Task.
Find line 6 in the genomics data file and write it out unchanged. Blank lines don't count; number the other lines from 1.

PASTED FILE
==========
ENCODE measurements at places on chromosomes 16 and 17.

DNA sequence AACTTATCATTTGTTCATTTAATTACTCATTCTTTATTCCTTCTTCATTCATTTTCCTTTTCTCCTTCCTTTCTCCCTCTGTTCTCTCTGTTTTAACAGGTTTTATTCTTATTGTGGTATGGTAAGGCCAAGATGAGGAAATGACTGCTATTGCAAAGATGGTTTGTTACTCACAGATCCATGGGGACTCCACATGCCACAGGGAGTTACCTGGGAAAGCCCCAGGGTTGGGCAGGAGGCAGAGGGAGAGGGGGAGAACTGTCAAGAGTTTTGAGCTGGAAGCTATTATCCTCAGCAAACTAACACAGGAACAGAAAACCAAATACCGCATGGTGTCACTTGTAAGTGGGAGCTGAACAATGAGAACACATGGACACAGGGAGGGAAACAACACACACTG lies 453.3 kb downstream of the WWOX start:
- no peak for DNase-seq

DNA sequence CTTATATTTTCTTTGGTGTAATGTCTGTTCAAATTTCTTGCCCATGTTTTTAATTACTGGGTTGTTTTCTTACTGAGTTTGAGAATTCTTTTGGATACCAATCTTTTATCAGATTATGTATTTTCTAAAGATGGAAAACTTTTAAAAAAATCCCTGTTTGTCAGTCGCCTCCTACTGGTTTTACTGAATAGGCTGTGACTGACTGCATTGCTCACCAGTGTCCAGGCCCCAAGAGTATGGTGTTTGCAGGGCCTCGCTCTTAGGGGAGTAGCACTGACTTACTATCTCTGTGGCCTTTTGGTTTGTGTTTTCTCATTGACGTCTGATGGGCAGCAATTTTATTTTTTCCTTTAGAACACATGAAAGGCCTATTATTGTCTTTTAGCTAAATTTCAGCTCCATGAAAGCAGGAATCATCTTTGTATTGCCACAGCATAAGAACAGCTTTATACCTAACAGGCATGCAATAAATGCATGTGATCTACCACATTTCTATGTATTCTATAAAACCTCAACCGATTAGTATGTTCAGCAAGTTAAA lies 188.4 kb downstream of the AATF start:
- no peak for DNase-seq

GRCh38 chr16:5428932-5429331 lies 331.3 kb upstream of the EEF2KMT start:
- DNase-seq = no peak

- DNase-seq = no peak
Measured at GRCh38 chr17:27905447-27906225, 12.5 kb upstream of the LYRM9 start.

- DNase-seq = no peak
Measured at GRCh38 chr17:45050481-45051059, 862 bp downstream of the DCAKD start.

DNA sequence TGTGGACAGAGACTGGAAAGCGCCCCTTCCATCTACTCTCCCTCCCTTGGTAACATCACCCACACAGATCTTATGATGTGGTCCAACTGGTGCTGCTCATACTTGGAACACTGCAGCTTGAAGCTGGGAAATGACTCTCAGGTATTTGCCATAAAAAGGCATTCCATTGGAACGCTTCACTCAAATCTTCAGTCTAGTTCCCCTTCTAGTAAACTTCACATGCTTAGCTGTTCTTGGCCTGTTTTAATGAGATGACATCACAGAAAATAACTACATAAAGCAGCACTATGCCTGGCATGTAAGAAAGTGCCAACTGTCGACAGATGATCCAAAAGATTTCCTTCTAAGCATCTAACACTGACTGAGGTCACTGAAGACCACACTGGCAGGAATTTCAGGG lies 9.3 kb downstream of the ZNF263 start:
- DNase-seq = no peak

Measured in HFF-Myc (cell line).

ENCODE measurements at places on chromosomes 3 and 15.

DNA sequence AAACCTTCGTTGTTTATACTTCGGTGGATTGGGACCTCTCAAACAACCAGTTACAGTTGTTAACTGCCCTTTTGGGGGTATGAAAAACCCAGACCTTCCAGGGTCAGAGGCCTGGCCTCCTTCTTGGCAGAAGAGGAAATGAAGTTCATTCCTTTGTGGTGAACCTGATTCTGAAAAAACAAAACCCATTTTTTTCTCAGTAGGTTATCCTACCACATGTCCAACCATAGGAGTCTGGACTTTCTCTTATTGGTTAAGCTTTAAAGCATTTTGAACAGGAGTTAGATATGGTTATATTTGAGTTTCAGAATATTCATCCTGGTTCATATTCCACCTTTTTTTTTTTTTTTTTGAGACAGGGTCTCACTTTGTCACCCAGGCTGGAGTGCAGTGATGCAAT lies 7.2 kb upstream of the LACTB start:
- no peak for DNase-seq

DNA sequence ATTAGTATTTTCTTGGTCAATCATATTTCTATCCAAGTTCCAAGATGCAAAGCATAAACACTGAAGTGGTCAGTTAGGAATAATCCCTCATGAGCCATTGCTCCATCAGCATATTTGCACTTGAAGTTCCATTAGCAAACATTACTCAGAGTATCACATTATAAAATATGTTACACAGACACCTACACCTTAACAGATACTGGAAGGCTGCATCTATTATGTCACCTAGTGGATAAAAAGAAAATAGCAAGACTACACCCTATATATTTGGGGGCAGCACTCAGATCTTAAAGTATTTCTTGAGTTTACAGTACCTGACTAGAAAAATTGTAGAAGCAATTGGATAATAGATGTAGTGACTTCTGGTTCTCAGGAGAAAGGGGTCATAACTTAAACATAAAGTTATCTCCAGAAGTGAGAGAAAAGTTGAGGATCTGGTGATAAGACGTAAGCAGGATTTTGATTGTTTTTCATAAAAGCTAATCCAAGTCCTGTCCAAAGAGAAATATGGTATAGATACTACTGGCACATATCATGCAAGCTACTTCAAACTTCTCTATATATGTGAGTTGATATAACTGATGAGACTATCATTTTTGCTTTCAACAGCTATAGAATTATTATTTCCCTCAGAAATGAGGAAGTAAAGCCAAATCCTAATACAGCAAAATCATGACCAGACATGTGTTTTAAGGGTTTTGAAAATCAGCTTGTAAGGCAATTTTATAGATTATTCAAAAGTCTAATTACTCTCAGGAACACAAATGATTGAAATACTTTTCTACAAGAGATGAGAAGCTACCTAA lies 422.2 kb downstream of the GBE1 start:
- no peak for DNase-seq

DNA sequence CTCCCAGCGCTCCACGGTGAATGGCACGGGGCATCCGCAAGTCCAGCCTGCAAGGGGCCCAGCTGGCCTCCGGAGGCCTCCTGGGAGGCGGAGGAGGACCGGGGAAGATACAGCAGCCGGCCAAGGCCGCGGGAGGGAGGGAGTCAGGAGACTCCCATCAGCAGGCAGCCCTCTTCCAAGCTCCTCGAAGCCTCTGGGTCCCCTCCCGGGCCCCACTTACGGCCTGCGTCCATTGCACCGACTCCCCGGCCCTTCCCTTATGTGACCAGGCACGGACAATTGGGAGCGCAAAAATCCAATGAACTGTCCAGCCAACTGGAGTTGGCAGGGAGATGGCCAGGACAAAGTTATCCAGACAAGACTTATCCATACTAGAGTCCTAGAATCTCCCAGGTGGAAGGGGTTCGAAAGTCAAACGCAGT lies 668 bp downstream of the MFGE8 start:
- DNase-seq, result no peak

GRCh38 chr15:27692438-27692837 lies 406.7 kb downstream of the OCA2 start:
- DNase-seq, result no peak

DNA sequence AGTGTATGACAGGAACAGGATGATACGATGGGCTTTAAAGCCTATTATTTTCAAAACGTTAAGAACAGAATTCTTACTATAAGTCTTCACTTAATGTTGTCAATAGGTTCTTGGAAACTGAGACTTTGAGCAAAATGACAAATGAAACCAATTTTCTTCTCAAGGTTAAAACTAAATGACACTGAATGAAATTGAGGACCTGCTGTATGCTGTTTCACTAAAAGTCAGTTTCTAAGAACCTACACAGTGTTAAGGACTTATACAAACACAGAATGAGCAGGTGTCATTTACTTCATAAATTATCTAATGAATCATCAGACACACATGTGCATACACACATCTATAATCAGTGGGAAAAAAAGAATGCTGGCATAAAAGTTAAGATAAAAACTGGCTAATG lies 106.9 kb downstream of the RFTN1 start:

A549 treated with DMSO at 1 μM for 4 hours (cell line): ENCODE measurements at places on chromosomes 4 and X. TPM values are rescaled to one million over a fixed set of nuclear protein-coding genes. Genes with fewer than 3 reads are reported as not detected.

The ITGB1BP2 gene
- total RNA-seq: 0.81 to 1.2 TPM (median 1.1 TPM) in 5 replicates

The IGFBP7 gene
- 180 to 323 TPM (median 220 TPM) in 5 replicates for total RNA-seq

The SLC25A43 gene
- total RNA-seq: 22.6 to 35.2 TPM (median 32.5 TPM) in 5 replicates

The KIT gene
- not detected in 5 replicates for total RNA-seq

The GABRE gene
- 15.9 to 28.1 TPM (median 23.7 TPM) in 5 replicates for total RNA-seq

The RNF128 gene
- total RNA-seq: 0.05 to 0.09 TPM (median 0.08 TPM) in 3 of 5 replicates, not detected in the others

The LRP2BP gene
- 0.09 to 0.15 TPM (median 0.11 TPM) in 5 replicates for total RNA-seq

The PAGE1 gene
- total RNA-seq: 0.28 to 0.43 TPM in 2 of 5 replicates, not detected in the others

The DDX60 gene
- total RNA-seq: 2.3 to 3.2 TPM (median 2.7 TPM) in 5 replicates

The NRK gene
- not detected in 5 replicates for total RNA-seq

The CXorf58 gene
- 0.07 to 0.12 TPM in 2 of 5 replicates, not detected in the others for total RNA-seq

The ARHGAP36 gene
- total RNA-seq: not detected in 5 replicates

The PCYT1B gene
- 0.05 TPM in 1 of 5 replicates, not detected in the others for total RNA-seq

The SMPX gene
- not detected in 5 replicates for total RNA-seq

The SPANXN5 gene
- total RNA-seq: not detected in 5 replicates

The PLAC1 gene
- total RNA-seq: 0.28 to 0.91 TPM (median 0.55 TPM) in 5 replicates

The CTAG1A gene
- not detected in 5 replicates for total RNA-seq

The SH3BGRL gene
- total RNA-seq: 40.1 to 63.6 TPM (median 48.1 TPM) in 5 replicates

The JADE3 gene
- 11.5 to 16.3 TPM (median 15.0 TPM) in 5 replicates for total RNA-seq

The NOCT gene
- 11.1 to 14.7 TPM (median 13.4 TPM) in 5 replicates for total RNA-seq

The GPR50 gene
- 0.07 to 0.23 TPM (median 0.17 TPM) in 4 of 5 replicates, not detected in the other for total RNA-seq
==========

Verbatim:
GRCh38 chr16:5428932-5429331 lies 331.3 kb upstream of the EEF2KMT start: